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Culture of the Middle Ages. Ms. L Strong Preston High School. What were the Middle Ages?. 500-1500 A.D .- Began after the fall of Rome. No central power or government during the time. Named the “Middle Ages” because it was the middle time in between the Roman Empire and Renaissance.

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culture of the middle ages

Culture of the Middle Ages

Ms. L Strong

Preston High School

what were the middle ages
What were the Middle Ages?
  • 500-1500 A.D.- Began after the fall of Rome
  • No central power or government during the time
  • Named the “Middle Ages” because it was the middle time in between the Roman Empire and Renaissance
  • Life was difficult because of poverty, and most of the population was impoverished
  • The closest thing to a form of government was manorialism, or rule over peasants by a lord (FEUDALISM!)
faith in the middle ages the catholic church
Faith in the Middle Ages-The Catholic Church
  • Imposed taxes and had its own land and laws
  • Accepted gifts and donations: that was how people got into Heaven
  • Excommunicated (banned from the church) non-believers
  • Started to translate the Bible – This led to want for education and knowledge
  • This thirst for intelligence also influenced literature
  • The pope was infallible (incapable of error) and had power over all religious and political matters
  • The priests drank, gambled, and kept mistresses
background on islamic religion
Background on Islamic Religion
  • Practiced in mainly Spain, Middle East, and North Africa
  • There was little contact between Christians and Muslims
  • Islam was founded by Muhammad in the 7th century
  • It is a monotheistic religion based off the teachings of the Quran and the 5 Pillars of Islam
islam during the middle ages
Islam During the Middle Ages
  • Almost all of the people of Spain were Muslim, but the rest of Europe was Christian
  • Both Christians and Muslims viewed the other badly, and they did not often encounter each other
  • Despite the cultural divide, Muslims added to the knowledge in science and technology
  • Islamic scribes translated Roman and Greek texts, contributing to the want for knowledge
background on knights
Background on Knights
  • Duty: to learn how to fight and serve their Lord
  • Expected to guard the castle and support his lord in Middle Age warfare
  • Must train as a page, then a squire before becoming a knight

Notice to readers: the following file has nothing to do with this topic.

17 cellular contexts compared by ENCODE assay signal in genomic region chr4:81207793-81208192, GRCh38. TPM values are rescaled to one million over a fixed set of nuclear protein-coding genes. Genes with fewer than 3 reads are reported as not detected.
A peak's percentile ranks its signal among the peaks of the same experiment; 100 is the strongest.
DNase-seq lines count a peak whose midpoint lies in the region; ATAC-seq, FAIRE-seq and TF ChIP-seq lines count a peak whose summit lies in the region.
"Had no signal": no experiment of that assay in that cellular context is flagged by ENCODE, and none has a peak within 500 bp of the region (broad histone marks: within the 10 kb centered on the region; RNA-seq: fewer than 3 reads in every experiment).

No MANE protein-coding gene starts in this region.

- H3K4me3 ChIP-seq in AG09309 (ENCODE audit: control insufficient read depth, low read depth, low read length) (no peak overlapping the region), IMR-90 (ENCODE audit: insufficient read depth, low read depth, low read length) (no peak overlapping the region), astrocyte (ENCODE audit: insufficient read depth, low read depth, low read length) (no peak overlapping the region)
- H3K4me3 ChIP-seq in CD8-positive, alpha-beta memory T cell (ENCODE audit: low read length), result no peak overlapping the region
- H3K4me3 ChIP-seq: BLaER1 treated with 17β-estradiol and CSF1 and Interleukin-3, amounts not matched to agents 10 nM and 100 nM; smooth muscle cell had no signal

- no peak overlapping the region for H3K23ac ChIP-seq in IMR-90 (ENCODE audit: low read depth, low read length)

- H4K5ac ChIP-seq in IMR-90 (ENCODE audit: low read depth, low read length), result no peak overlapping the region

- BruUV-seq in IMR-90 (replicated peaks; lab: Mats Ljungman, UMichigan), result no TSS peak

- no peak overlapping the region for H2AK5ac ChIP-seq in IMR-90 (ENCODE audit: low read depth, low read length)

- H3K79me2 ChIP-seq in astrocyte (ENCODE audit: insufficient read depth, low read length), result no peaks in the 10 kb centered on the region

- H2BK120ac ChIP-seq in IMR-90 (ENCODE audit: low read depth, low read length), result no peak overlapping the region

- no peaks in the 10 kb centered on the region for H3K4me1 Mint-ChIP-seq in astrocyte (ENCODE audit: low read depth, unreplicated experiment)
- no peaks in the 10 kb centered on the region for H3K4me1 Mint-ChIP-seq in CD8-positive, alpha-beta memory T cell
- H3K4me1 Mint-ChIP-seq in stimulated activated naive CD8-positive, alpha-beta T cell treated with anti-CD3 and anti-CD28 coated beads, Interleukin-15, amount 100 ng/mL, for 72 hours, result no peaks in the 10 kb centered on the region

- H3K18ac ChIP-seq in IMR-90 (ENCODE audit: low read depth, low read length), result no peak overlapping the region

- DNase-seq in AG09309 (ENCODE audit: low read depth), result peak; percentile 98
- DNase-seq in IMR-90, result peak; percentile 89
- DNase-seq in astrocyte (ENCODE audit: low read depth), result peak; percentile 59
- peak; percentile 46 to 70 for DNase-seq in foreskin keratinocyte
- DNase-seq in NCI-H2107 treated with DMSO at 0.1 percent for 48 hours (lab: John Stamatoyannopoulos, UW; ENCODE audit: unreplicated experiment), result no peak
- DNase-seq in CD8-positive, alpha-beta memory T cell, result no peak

• Trained for many years
  • They practiced their skills in tournaments of jousting
  • At the end of Knighthood ceremony, they would take the title of SIR
chivalry
Chivalry
  • Chivalry was the knightly system of the Middle Ages
  • The chivalric orders were first used against non-Christian states
  • It was a moral system that introduced ideal qualities such as bravery, courtesy, honor, and gallantry toward women
  • Ideas of chivalry were written in poems, BALLADS/MADRIGALS, writings, and literary works
  • Myths such as Camelot and the Knights of the Round Table show the medieval code of chivalry
chivalry the knight s code
Chivalry-The Knight’s Code
  • Chivalry was used for knights in combat and in overall life
  • When knights were sworn in, they had to agree to the code
  • The Knights’ Code of Chivalry emphasized things like faith, justice, temperance, truth, hope, valor
  • The Knights’ Code was also related to defending God, showing the lack of separation between church and state
literature
Literature
  • Literature flourished during the middle ages!
  • There was a lack of paper, so calf’s skin and parchment were typical
  • The books and illustrations were done by hand by monks
  • Romance novels and epic battles were written and described along with fiction and poetry
  • The spread of literature was also influenced by troubadours
troubadours
Troubadours
  • A troubadour was a traveling musician
  • They spread news and entertained nobles
  • The stories they sung were about chivalry and romance, or battles and recent news
  • Troubadours assisted in the spread of literature, except instead of written stories they were spoken, then later on written down
jongleurs
Jongleurs
  • Jongleurs were assistants to the troubadours
  • They juggled, danced, and did acrobatics along with the singing and instrument playing
  • They also performed acts of stupidity which eventually led to jesters
  • The man on the left is the jongleur because he is acting oddly with additional flutes in his mouth